by Robin Lee
I WENT TO Cadman Plaza in Brooklyn on the afternoon of February 20th. Yet I was not sure what side I was on.
Uneasiness Towards Sino-centrism
I AM A 1.5 Gen Taiwanese-American. I grew up in Taiwan for half of my teenage years. That means I don’t identify as Chinese nor Chinese-American. I am one of the last person who would be rallied around Chinese-ness or Sino-centrism.
It is this exact identity that made me unable to chant with other protesters at #freeliang or #justiceforliang movement. I could not resonate with the 10,000+ Chinese Americans who went on the street and felt their community has been bullied by the American justice and police system. I even heard some Chinese-American kid use the equivalent of the N-word in Mandarin to refer to the #blacklivesmatter protesters. The Sino-centric view permeating there was frightening.
Despite my feelings of distance from Chinese-Americans, I also have mixed feeling with the other popular narrative that “Liang’s conviction is just and we should hold him accountable,” which we see among Asian Americans. This narrative centers around the need for a universal standard on holding police officers who kill innocent lives accountable.
Photo credit: Peninsula Press
Esther Wang writes:
As a community, we can’t have it both ways. We can’t call for justice when an Asian person is harassed, targeted or killed by the police and then act to protect an Asian police officer when they’re the ones who’ve killed.
A petition statement issued by some Asian-Americans in Los Angeles writes:
In all of these cases, the officers were not held accountable and justice continues to be denied for those people and their families. If we don’t demand accountability of all police officers — including Peter Liang — how can we expect accountability when police officers brutalize our own communities?
I agree with this much. Of course Liang should be indicted for a lethal mistake. Of course we shouldn’t rally behind dropping his charges. I signed the petition as well.
However, I’ve begun to wonder as to the impact of this narrative on the political involvement among Asian Americans.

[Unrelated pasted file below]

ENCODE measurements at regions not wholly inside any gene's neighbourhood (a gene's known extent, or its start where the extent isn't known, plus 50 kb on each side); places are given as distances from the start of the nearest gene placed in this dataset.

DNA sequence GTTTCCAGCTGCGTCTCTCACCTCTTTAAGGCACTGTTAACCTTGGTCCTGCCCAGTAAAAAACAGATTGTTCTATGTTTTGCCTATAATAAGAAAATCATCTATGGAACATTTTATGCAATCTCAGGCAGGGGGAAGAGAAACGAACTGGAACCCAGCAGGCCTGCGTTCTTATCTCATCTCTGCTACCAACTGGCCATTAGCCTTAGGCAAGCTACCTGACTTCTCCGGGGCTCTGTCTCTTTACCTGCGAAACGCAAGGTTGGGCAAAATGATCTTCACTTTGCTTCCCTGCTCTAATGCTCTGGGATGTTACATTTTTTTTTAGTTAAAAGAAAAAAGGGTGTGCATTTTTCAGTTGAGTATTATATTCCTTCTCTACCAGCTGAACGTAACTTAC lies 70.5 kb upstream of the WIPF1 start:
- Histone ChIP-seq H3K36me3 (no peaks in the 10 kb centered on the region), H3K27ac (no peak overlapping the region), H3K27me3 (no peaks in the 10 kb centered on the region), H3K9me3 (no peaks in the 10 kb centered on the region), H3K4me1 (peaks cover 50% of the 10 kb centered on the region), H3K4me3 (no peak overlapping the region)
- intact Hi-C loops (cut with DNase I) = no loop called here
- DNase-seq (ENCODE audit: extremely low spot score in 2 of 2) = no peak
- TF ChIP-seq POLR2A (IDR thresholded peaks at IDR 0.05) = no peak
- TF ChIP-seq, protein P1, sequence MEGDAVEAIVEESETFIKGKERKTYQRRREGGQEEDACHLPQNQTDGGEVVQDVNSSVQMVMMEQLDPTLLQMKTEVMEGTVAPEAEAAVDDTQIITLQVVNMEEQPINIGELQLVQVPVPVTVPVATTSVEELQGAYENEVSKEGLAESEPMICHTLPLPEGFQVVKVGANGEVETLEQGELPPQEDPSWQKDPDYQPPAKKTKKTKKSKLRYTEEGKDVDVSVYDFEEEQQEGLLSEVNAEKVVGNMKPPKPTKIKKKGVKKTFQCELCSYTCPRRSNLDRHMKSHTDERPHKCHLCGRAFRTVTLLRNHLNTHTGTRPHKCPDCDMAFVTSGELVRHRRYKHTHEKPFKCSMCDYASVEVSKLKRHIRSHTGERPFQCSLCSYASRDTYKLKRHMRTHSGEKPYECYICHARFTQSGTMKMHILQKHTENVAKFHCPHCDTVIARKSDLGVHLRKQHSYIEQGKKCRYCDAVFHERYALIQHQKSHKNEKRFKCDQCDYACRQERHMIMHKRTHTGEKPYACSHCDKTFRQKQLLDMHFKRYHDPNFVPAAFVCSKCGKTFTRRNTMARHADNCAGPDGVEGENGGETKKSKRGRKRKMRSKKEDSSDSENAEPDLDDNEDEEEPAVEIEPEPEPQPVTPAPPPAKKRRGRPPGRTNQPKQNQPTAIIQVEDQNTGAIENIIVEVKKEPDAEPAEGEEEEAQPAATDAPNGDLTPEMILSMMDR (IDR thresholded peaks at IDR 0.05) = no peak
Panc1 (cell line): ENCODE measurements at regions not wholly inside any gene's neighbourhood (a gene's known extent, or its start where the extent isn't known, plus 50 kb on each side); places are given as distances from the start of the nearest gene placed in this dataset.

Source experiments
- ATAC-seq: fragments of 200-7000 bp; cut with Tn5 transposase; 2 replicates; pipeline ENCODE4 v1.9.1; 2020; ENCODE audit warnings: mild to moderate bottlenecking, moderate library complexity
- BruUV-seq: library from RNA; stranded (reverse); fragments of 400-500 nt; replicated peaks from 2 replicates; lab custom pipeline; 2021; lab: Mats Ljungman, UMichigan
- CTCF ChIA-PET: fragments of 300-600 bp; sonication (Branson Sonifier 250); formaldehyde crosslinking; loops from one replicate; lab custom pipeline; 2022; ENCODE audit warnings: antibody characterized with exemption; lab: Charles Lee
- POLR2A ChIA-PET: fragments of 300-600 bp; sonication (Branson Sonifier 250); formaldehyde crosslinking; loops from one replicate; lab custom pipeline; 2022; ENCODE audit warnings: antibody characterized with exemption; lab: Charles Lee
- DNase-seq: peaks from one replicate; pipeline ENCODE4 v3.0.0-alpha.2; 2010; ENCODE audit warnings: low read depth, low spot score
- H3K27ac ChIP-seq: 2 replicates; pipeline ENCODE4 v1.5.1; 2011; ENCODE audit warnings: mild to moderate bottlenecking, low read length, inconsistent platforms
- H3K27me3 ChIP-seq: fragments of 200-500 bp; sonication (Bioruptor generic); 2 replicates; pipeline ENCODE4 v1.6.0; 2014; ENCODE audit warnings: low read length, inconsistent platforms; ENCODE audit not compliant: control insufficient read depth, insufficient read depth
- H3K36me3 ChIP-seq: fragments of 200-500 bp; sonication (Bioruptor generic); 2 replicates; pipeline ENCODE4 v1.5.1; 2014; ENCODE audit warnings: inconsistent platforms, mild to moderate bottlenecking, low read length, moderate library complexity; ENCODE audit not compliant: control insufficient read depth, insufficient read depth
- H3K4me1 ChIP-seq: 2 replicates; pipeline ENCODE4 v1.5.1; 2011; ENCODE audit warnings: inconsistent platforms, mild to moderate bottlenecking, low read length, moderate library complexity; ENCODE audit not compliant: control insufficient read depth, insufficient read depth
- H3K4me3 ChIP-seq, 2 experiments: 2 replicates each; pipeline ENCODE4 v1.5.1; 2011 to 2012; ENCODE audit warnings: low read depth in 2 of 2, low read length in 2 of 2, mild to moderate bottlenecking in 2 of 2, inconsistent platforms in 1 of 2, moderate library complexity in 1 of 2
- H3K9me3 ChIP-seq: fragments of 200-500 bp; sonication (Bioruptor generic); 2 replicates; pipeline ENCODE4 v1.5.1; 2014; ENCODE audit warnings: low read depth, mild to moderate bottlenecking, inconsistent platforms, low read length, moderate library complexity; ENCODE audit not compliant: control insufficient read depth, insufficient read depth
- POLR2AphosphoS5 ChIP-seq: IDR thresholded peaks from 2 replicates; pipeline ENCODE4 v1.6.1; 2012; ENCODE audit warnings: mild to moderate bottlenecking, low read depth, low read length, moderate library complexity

We Risk Silencing Ourselves
THE MOST problematic effect of the polarization of these two political positions is a silencing effect on those of us who care about social issues but are less politically active. I see myself and some friends often revert back to political silence after reading articles that call for “keeping Liang accountable”.
In a way, being calm is perpetuating the model minority myth. We are silencing ourselves. For me to remain progressive and rational, it seems that the right thing to do is NOT to rally behind either calls for #freeliang or #justiceforliang, because that will be asking for a double standard either way. So not blindly advocating #freeliang is the right thing, in my view.
But since the indictment and conviction of Peter Liang, there are many Asian/Chinese-Americans who have become politically active, but often in a Sino-centric way. That is to say we have failed in mobilizing the other Asian-Americans who do not support #freeliang to be more socially progressive and even join efforts with Black Lives Matter, and we can see this in their responses.
Photo credit: AP/Craig Ruttle
I recognize that in the petition statement from LA Asian-Americans, there’s a call for joining the Black Lives Matter movement.
Instead of demanding that charges be dropped for Peter Liang and denying justice for Akai Gurley, Asian-Americans can support Black Lives Matter LA in calling Prosecuting Attorney Blake Armstrong to drop the charges against LA locals who have been fighting for police accountability. We can raise our anger against the LAPD and the LA Police Commissioner’s own record of charging too few officers with inappropriate use of deadly force.
I fully agree with this. That should be the next step and focus in responding to #freeliang rallies.
INSTEAD OF stopping at “Let’s hold police officers accountable,” we should be more vocal about policing. We should try to draw connections with the #freeliang camp on questioning policing techniques. We could be critical about the legal resources Liang has from the police as an Asian-American. We could be angry about why police academy does not train police in CPR very well.
Then when we listen to, rather than dismiss, the anger from the #freeliang protesters, perhaps there’s chance to keep the dialogue going. We could use this opportunity to reflect on what police should be doing. We should persuade our friends and families on why criminal justice reform matters.
Photo credit: Kevin Hagen/New York Times
Indeed, it’s unreasonable to deconstruct Sino-centrism and racial bias passed down from the colonial past overnight. And it won’t be easy to reach out to both those who held “One Tragedy, Two Victims” signs and those who wear BlackLivesMatter shirts. But calling out #freeliang protesters as “unacceptable” or “ignorant and racism in reverse” probably does not help us move towards the ideal goal. I believe the way we should respond to #freeliang is by being vocal, pragmatic, and progressive.